A May 2022 poll from The Dallas Morning News and The University of Texas at Tyler found similar results. 60% of those polled supported adult use legalization, with 83% favoring medical. 42% of identified Republicans supported adult use.

Public support hasn’t done much to sway Gov. Abbott from previous stances. He prefers to see cannabis remain a Class C misdemeanor.

James blamed Lieutenant Governor Dan Patrick, who has been linked to squashing reform momentum for several years.

“The Governor has actually negotiated with activists to get quite a bit more done than has passed,” James said.

Others offered similar opinions. “Texans do seem to want a more robust medicinal program, similar to Oklahoma, but the current Lieutenant Governor will not allow cannabis legislation to be brought to the Senate floor,” said Matt Hawkins, founder and managing principal at Entourage Effect Capital.

Tristan Seikel is executive director of the nonpartisan group Decriminalize Denton, one of the cities taking up decriminalization in November. He feels that the rise of local-level policy and ballot questions is a response to stalled state-level efforts.

“People are organizing more and providing support for each other, I think, as a necessary reaction,” Seikel said.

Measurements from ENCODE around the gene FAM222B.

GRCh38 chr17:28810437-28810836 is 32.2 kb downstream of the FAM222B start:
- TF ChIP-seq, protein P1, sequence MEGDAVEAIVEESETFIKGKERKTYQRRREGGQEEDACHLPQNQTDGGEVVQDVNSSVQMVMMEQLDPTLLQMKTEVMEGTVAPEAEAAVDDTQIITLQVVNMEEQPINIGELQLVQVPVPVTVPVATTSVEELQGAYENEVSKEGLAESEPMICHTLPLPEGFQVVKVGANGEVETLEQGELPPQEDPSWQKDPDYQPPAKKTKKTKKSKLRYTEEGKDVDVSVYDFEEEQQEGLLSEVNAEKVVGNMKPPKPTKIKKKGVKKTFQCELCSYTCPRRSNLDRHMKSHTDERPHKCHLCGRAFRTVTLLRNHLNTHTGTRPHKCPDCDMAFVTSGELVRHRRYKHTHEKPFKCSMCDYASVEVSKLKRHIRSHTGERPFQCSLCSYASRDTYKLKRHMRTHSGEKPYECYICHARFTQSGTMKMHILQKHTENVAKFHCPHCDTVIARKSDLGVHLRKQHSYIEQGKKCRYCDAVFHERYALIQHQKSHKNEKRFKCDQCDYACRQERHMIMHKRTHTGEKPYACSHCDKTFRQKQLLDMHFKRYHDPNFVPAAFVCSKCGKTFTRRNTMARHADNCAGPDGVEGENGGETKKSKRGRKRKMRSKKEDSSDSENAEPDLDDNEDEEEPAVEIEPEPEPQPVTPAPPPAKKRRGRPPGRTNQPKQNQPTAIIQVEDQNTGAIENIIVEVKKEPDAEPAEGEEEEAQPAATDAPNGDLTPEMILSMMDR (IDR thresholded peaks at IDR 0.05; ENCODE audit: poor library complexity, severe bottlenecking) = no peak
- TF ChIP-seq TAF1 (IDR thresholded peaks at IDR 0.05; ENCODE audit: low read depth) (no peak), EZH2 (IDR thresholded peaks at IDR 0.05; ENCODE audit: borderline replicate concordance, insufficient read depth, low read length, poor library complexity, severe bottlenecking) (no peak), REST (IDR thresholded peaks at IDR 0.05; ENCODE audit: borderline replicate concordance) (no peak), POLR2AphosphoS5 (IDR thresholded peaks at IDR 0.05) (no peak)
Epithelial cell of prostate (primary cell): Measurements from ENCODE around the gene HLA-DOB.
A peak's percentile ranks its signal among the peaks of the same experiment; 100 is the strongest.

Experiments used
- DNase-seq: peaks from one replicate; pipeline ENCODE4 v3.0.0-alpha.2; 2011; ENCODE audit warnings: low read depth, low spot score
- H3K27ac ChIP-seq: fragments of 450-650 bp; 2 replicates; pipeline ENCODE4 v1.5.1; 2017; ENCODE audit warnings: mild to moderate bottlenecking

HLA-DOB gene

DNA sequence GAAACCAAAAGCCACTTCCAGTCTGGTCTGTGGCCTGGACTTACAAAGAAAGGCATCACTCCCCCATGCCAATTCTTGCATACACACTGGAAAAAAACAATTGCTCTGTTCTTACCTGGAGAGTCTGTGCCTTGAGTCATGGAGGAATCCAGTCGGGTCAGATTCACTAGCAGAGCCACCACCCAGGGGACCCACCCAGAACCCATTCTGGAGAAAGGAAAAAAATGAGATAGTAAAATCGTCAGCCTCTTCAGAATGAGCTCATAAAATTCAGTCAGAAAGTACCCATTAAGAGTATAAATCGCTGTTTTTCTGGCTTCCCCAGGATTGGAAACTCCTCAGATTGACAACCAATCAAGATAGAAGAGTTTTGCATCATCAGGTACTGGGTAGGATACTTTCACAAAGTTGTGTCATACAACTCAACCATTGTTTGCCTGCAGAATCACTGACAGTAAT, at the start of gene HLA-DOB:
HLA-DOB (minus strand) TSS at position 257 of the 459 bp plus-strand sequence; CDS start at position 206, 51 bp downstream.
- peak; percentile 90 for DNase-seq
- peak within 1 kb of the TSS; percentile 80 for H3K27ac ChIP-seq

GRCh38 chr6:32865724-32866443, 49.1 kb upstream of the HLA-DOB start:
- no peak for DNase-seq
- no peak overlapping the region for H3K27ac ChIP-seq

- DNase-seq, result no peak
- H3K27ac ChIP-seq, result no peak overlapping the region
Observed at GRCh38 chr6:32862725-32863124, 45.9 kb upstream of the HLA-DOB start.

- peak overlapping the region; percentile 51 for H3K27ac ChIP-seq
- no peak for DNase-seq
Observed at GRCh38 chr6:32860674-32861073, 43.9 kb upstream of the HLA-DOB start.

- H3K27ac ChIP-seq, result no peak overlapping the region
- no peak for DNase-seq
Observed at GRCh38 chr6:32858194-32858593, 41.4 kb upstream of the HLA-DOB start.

Medical advocates have also continued to push for changes to its restrictive market. In 2021, the Texas Compassionate Use Program expanded its coverage to people with cancer and PTSD. Efforts to include chronic pain were removed in the Senate.

Conservatives Gaining Recent Ground

While Beto O’Rourke and cannabis reforms could win out in November, the state’s conservative grip still appears strong.

“I can’t even begin to speculate on how our election is going to go this year, especially with the recent news of a Republican flipping a historically Democratic district in the Rio Grande Valley,” said Shayda Torabi, CEO of Restart CBD and host of the To Be Blunt podcast.

In mid-June, GOP candidate Mayra Flores flipped the typically Democratic seat during a special election.

Is Texas Ready To Become The Stoned Star State In 2021?
Photo by Bo Zaunders/Getty Images

RELATED: Texas Gov. Says Nobody Should Be Jailed For Weed Possession, Though Confuses Current Law

The state GOP also made waves in June when its new party platform included claims against the 2020 election results, condemned gay marriage and called to repeal the Voting Rights Act of 1965. The platform also opposes cannabis legalization but does support rescheduling.

With results not coming for several months, we’re left to wait and see what will unfold. While waiting, NORML’s James reports knowing of several companies waiting to capitalize on what could be a lucrative Texas market.

Rather than just waiting, she urges those companies to get involved. “The activists are here on the ground doing the work, and we need to make sure that the businesses and the people in positions of power are supporting that work.”

This article originally appeared on Benzinga and has been reposted with permission.